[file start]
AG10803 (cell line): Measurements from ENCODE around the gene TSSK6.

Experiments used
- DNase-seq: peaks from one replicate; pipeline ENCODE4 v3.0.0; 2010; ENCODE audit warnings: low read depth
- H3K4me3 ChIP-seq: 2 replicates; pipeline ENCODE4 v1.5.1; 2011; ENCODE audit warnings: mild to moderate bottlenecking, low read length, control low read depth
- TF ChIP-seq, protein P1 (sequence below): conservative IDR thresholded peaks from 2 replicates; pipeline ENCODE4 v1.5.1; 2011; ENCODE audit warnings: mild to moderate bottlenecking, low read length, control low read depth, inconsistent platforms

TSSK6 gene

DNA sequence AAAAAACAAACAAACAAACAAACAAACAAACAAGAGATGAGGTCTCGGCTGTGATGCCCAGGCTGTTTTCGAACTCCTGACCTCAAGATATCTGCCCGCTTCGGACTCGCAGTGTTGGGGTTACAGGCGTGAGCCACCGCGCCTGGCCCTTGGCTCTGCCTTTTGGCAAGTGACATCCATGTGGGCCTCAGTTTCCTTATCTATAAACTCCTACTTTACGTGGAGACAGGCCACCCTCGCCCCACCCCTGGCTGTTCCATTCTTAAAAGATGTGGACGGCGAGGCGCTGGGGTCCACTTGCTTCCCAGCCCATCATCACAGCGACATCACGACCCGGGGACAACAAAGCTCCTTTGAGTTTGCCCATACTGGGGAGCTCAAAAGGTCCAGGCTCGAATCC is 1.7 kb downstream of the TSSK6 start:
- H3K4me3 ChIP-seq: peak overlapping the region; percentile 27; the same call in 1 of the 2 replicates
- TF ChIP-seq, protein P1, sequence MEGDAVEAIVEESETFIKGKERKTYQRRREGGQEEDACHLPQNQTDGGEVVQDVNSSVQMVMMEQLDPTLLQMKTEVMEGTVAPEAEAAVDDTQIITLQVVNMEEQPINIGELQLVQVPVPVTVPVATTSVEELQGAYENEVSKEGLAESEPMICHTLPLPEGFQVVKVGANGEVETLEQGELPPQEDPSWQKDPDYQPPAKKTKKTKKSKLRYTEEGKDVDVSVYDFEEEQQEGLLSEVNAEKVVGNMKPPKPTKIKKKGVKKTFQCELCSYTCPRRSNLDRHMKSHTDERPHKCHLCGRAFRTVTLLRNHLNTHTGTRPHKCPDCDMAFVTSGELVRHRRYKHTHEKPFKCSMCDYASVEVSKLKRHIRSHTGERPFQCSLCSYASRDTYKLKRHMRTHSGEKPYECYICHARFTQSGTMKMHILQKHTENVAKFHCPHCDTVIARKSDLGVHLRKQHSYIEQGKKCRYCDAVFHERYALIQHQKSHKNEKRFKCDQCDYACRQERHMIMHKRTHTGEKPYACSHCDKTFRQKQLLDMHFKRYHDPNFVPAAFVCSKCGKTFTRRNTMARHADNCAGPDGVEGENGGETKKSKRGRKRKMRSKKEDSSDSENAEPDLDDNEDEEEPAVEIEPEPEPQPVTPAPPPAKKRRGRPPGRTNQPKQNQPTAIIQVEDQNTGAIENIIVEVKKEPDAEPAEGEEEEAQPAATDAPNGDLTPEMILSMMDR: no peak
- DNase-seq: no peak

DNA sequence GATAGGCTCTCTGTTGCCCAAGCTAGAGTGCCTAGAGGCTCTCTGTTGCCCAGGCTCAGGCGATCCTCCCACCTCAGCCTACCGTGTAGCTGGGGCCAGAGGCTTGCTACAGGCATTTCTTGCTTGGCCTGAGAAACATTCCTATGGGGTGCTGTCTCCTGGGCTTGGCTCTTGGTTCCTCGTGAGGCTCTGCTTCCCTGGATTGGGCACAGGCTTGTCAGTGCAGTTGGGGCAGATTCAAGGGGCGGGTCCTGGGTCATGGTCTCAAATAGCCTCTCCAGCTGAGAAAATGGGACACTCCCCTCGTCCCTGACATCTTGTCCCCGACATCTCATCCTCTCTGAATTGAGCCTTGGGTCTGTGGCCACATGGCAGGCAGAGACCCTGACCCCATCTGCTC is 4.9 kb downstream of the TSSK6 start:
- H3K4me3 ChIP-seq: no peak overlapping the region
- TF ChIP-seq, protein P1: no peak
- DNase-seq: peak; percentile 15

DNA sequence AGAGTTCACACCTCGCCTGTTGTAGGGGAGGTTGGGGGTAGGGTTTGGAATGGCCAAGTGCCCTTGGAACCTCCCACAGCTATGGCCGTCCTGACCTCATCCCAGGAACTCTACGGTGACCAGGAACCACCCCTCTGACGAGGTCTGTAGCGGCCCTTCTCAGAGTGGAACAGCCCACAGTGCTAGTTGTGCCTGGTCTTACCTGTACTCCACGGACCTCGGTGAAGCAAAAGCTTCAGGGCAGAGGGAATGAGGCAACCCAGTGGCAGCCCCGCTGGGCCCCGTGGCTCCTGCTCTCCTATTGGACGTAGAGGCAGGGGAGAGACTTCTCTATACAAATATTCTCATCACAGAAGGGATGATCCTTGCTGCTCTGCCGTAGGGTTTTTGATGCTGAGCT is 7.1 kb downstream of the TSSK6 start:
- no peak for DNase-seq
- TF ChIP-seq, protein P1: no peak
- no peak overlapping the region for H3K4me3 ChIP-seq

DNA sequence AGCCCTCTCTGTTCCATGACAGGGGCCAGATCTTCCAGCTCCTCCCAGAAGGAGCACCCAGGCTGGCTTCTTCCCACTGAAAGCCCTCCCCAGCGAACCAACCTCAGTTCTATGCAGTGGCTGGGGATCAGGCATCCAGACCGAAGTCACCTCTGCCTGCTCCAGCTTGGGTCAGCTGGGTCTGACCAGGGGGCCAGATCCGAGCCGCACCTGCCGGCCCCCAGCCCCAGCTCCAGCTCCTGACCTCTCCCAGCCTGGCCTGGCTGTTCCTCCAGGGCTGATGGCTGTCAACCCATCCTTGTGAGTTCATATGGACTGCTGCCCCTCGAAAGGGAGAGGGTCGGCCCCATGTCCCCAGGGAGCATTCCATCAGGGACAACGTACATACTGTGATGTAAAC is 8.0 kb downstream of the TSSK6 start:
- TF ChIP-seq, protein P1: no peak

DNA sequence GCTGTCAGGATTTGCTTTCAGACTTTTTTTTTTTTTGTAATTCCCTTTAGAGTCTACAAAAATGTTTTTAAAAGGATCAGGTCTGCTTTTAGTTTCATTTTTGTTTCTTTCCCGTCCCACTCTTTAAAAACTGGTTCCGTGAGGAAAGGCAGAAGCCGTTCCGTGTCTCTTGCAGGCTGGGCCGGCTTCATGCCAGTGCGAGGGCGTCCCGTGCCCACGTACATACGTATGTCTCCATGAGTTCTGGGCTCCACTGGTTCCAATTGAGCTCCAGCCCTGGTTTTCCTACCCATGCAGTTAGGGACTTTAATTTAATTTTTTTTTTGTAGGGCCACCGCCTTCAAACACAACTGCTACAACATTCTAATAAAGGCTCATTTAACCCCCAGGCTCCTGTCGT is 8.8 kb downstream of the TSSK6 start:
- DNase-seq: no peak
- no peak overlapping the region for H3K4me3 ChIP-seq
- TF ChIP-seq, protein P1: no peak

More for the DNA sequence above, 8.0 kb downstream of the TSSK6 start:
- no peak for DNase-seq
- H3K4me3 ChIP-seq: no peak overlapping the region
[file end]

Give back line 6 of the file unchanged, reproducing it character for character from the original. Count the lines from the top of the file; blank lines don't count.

TSSK6 gene